Image by Magic Owen Hair by Anne Veck assisted by Kari Habbershaw
Make-up by Morgan Defre Styling by Magic Owen Modelling Hannah Levit Collins
Our hair’s health is a pretty good reflection of our body’s health. It’s influenced by two major factors: the mental and the physical, which is why it’s a fine line between exercise being good for our luscious locks, or being very very detrimental. Consistent but not excessive exercise can cause changes in your body that will in turn cause your hair to grow longer and thicker, but too much exercise and lack of care can have the opposite effect.
Now I don’t know about you, but when I train I sweat… and I don’t mean that sexy glisten you see on models advertising fancy gyms… I mean sweat drenched, not an inch of me dry, sort of totally gross sweat… and apparently this is bad for hair . Sweating is natural, and a bit of it is actually a very good way for our body to get rid of toxins and unclog our hair follicles. However excess sweating (such as myself ) can be somewhat harmful to the hair due to it’s lactic acid and salt content. It acts similarly to sea salt water and dried hair out, leaving it brittle and prone to split ends.
Now, let’s get a bit more technical: being active causes a decrease in cortisone, and cortisone is the hormone that makes us loose our hair. So yay, exercise means we have less of it in our system, so we are able to grow more beautiful, healthy hair! Right? Not always, over training and stressing your body to actual exhaustion, causes a rise in cortisone… so we have to be careful.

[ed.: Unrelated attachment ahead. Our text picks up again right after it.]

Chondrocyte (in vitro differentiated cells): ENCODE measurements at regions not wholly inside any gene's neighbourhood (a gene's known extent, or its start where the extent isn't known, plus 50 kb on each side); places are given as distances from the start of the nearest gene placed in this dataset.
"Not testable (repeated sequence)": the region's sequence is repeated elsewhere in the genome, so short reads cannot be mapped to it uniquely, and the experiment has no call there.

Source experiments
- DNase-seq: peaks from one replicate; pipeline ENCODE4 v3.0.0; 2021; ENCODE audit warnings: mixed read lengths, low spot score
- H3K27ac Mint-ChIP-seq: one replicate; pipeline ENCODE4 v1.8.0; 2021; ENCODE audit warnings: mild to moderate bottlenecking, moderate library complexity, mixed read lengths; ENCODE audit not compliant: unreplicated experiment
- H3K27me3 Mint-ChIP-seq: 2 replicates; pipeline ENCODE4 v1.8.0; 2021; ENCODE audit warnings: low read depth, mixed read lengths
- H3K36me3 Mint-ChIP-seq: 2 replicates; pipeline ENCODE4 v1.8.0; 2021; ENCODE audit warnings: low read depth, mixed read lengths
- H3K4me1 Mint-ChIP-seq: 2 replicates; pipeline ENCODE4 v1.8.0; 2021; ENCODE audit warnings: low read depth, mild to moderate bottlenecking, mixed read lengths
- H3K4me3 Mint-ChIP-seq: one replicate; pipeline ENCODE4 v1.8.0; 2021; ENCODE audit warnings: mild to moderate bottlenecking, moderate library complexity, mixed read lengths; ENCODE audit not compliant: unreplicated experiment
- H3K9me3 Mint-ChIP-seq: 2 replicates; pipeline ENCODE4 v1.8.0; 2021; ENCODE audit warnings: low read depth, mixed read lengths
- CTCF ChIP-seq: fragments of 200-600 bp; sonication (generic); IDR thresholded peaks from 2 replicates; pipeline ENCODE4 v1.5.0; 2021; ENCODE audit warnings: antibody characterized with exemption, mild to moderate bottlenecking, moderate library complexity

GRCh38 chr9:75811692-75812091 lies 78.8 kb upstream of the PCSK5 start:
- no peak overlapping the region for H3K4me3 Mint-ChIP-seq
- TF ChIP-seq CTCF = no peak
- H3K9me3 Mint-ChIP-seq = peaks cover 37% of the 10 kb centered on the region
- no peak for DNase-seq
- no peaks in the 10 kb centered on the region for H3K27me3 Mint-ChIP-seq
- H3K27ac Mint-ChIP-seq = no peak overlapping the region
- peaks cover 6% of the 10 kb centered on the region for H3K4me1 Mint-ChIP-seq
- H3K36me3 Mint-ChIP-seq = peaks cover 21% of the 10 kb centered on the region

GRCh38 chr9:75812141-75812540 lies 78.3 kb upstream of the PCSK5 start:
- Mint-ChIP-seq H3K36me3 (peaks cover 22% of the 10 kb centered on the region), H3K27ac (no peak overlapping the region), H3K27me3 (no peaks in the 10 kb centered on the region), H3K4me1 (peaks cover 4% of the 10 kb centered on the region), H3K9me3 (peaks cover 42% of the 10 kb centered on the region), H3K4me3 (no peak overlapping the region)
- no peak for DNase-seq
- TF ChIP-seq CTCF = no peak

The mental health benefits of exercise are well known. In science-y terms, sport enables our body to release more serotonin, in laymen’s terms: the Happy hormone (which I know I read somewhere was more addictive than cocaine 😮 ). Being happier means we feel less stress, and stress is a big culprit in the hair loss game!
But with training often also comes diets, and crash diets are the worse. Big dramatic changes create imbalances in the body, and can cause serious deficiencies: over training and under nutrition can make hair thin or fall. A “good” examples of this are eating disorders such as anorexia, the often lethal combination of little to no food and obsessive exercise regimes means that individuals suffering with the ED will loose hair on their head quite drastically, but grow a thin duvet of white hair over the rest of the body ( the body’s survival response ).
My list of both the Pros and the Cons of the effect of exercise on the hair goes on. From my research, it seems the good ol’ saying “everything in moderation” is relevant here. So I asked Anne for her pick on the best products to keep our hair on heads, growing strong and looking good. She recommends using Revlon Professional Uniq 1, great for repairing dry and damaged Hair (excess sweat anyone?) and protecting your hair colour, filtering UVA and UVB, helping prevent split ends and its an amazing detangler too.
Chloe Mellen/Dirty French Girl